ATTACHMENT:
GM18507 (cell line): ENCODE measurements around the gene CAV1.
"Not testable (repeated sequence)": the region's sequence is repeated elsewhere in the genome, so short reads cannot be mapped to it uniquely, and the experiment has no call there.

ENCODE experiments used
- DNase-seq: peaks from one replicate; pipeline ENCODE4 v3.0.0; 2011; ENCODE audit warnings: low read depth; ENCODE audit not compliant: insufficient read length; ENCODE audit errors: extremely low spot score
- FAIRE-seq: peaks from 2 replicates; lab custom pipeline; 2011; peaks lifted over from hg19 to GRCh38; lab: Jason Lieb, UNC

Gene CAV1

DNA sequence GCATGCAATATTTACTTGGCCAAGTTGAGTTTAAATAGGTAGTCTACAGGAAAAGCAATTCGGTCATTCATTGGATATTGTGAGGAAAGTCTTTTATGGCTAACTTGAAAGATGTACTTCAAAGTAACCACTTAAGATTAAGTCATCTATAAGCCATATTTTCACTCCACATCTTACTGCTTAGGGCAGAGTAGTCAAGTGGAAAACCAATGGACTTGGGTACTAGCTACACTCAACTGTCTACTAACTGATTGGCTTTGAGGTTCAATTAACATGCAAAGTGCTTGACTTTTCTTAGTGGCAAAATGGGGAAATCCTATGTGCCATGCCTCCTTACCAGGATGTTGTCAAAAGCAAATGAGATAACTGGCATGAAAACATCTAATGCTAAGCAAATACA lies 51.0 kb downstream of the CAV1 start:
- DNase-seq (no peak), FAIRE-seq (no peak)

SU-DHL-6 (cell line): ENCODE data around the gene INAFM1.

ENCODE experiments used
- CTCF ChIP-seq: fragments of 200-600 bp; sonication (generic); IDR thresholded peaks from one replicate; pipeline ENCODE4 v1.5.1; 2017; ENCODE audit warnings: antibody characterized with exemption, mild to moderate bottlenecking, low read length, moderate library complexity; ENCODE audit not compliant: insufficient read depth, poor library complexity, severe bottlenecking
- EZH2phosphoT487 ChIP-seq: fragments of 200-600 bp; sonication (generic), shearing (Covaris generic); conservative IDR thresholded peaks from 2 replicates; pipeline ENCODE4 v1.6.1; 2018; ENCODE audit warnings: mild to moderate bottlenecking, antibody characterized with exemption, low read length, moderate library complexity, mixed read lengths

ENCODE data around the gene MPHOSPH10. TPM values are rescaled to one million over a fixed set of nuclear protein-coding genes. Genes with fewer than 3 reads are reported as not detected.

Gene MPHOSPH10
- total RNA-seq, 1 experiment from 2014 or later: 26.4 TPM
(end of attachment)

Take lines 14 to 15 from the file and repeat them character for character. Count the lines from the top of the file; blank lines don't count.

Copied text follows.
Gene MPHOSPH10
- total RNA-seq, 1 experiment from 2014 or later: 26.4 TPM